Municipal health officials are visiting homes throughout the city to raise awareness about effects of lead exposure in recognition of the National Lead Poisoning Prevention Week.
Residents are being provided a booklet and other information about lead exposure.
Mayor Andre Sayegh launched the effort, dubbed “Knock the Lead Out,” two weeks ago.
“We have an ambitious initiative so that we have a healthier future for our children,” said Sayegh in a video with some of the Board of Health employees involved in the outreach campaign.
“It’s all about prevention. That’s what we’re about,” says health officer Paul Persaud in the video. He said the campaign launched in partnership with the Partnership for Maternal and Child Health of Northern New Jersey seeks to educate residents about lead poisoning so that they can take steps to limit their children’s exposure to lead.
Paterson like other old cities has a lead problem. Many homes were built before 1978, the year the federal government banned lead-based paint. Many of these old homes also have lead water pipes and plumbing fixtures.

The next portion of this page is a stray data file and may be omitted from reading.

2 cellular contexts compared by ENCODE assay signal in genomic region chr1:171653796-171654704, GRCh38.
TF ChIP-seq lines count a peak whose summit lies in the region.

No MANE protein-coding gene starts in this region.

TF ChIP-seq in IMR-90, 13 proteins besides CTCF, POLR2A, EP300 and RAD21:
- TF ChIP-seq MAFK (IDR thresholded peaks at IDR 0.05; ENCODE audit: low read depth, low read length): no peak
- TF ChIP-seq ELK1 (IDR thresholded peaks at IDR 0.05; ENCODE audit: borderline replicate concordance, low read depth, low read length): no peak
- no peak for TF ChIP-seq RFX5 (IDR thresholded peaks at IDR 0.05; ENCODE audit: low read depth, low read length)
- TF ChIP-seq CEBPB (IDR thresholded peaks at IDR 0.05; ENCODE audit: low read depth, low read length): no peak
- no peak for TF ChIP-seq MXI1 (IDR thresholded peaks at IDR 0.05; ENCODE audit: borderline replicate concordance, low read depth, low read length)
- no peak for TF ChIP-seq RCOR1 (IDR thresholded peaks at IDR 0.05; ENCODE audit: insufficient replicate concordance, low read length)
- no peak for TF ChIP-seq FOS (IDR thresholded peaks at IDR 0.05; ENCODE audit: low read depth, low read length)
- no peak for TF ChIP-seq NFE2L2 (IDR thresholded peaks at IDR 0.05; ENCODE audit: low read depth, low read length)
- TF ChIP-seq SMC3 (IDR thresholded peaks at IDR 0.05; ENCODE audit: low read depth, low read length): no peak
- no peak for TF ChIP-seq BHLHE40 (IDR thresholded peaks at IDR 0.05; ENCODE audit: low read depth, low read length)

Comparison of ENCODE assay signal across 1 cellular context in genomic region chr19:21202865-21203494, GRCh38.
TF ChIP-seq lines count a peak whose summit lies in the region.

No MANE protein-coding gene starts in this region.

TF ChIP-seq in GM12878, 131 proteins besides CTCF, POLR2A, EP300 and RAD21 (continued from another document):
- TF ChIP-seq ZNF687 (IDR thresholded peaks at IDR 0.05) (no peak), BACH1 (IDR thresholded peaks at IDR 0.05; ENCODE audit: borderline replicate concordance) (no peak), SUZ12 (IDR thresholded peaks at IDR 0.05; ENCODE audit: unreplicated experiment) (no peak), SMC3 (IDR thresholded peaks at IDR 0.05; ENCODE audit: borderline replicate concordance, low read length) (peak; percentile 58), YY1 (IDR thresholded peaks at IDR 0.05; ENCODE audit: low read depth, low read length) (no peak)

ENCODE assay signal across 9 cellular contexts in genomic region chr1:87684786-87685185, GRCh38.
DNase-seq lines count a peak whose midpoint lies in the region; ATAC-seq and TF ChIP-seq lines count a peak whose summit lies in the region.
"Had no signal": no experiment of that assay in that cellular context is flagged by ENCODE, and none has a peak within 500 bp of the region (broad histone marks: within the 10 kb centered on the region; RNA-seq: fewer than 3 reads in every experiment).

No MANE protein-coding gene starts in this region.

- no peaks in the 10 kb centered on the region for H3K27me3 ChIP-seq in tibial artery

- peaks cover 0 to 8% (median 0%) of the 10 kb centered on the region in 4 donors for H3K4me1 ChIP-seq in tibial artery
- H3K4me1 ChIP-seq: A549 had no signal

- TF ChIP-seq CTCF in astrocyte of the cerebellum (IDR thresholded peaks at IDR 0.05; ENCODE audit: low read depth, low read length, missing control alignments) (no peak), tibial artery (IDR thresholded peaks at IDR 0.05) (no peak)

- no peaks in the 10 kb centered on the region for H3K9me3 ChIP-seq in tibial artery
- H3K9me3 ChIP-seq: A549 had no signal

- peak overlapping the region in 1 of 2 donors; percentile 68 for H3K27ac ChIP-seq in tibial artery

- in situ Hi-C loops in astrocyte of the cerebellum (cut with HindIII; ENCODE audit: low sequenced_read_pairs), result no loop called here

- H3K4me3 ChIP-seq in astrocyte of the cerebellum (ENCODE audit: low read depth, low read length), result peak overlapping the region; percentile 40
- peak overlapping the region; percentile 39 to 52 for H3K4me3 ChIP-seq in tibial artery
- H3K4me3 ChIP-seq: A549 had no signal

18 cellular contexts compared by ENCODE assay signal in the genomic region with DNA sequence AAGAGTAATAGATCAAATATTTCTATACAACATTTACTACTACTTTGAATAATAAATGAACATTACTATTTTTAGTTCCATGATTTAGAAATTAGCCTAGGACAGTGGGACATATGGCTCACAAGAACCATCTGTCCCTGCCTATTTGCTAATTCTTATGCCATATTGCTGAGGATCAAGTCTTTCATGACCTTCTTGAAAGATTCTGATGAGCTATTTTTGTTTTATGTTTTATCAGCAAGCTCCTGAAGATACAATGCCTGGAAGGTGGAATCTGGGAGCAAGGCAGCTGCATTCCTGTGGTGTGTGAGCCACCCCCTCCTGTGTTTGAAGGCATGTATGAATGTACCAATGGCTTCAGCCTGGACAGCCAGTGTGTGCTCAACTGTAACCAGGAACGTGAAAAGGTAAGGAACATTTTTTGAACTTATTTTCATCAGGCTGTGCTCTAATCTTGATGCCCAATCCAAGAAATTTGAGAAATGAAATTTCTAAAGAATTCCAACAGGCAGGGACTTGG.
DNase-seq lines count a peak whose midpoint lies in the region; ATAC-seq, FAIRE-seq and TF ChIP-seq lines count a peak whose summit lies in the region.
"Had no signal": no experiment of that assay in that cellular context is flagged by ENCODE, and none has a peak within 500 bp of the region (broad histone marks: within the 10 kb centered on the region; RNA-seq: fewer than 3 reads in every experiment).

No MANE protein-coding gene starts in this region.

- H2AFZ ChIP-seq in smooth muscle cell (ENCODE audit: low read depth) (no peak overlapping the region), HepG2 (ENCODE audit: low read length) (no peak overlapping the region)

The Passaic Valley Water Commission, a partner in the effort, collected 306 water samples in Paterson between 2016-19 and found 28 samples had elevated lead levels — 15 ppb (parts per billion) or above.
There have been 210 cases of children tested positive for elevated levels of lead in their blood in Paterson so far in 2019. There were 318 such cases in 2018. The youngsters have 5 micrograms per deciliter of lead in their blood.
National Lead Poisoning Prevention Week runs from Oct. 20 through 26.
The city has applied for a $25,000 grant to create a registry of homes with lead paint or problematic water fixtures to alert parents with young children. This would let them avoid renting a home that could expose their children to lead.
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